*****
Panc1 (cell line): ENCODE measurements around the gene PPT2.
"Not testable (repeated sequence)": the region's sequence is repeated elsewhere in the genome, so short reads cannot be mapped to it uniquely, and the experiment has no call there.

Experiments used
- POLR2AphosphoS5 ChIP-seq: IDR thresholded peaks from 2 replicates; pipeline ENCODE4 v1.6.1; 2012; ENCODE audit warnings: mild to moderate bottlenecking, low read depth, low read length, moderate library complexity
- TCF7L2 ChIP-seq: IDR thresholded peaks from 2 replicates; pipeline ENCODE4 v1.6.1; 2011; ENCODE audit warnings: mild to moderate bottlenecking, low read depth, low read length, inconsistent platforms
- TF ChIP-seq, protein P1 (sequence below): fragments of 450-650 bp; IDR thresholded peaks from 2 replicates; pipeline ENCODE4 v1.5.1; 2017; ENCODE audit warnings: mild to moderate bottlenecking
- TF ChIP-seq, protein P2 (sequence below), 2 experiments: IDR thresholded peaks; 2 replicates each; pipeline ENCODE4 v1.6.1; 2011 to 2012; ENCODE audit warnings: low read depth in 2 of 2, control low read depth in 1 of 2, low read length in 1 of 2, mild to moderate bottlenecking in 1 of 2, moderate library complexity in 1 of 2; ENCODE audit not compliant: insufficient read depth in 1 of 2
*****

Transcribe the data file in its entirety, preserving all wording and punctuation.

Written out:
Panc1 (cell line): ENCODE measurements around the gene PPT2.
"Not testable (repeated sequence)": the region's sequence is repeated elsewhere in the genome, so short reads cannot be mapped to it uniquely, and the experiment has no call there.

Experiments used
- POLR2AphosphoS5 ChIP-seq: IDR thresholded peaks from 2 replicates; pipeline ENCODE4 v1.6.1; 2012; ENCODE audit warnings: mild to moderate bottlenecking, low read depth, low read length, moderate library complexity
- TCF7L2 ChIP-seq: IDR thresholded peaks from 2 replicates; pipeline ENCODE4 v1.6.1; 2011; ENCODE audit warnings: mild to moderate bottlenecking, low read depth, low read length, inconsistent platforms
- TF ChIP-seq, protein P1 (sequence below): fragments of 450-650 bp; IDR thresholded peaks from 2 replicates; pipeline ENCODE4 v1.5.1; 2017; ENCODE audit warnings: mild to moderate bottlenecking
- TF ChIP-seq, protein P2 (sequence below), 2 experiments: IDR thresholded peaks; 2 replicates each; pipeline ENCODE4 v1.6.1; 2011 to 2012; ENCODE audit warnings: low read depth in 2 of 2, control low read depth in 1 of 2, low read length in 1 of 2, mild to moderate bottlenecking in 1 of 2, moderate library complexity in 1 of 2; ENCODE audit not compliant: insufficient read depth in 1 of 2